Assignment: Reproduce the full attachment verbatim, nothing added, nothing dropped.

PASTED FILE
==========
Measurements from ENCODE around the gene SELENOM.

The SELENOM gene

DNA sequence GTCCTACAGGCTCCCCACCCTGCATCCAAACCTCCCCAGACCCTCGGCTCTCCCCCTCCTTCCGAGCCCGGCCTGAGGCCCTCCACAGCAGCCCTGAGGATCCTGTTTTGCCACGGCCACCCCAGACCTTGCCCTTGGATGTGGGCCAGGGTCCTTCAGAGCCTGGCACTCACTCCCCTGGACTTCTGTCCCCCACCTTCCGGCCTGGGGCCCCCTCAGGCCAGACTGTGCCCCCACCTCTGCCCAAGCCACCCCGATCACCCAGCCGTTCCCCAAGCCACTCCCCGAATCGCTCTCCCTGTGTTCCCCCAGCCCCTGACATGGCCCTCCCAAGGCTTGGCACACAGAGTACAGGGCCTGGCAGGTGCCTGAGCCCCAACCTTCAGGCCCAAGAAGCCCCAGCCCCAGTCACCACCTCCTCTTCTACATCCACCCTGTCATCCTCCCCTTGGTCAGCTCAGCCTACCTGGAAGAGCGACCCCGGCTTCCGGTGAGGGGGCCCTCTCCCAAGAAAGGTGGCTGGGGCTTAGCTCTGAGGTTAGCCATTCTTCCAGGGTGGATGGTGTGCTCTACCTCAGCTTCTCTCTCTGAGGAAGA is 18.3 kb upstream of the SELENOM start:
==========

Measurements from ENCODE around the gene SELENOM.

The SELENOM gene

DNA sequence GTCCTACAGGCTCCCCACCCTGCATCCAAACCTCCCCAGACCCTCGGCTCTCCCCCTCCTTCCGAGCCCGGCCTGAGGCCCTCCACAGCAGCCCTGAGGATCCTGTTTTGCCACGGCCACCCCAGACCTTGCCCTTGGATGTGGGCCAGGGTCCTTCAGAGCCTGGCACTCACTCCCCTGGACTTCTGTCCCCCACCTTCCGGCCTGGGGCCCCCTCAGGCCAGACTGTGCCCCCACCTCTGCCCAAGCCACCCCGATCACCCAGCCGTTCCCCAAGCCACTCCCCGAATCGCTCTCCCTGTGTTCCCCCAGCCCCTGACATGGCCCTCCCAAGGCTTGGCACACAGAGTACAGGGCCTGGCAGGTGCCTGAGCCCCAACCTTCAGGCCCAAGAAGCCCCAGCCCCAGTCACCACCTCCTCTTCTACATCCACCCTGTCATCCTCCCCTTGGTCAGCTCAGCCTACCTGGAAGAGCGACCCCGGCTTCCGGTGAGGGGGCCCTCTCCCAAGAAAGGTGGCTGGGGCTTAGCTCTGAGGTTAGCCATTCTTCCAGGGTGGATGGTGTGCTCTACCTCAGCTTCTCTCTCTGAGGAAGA is 18.3 kb upstream of the SELENOM start: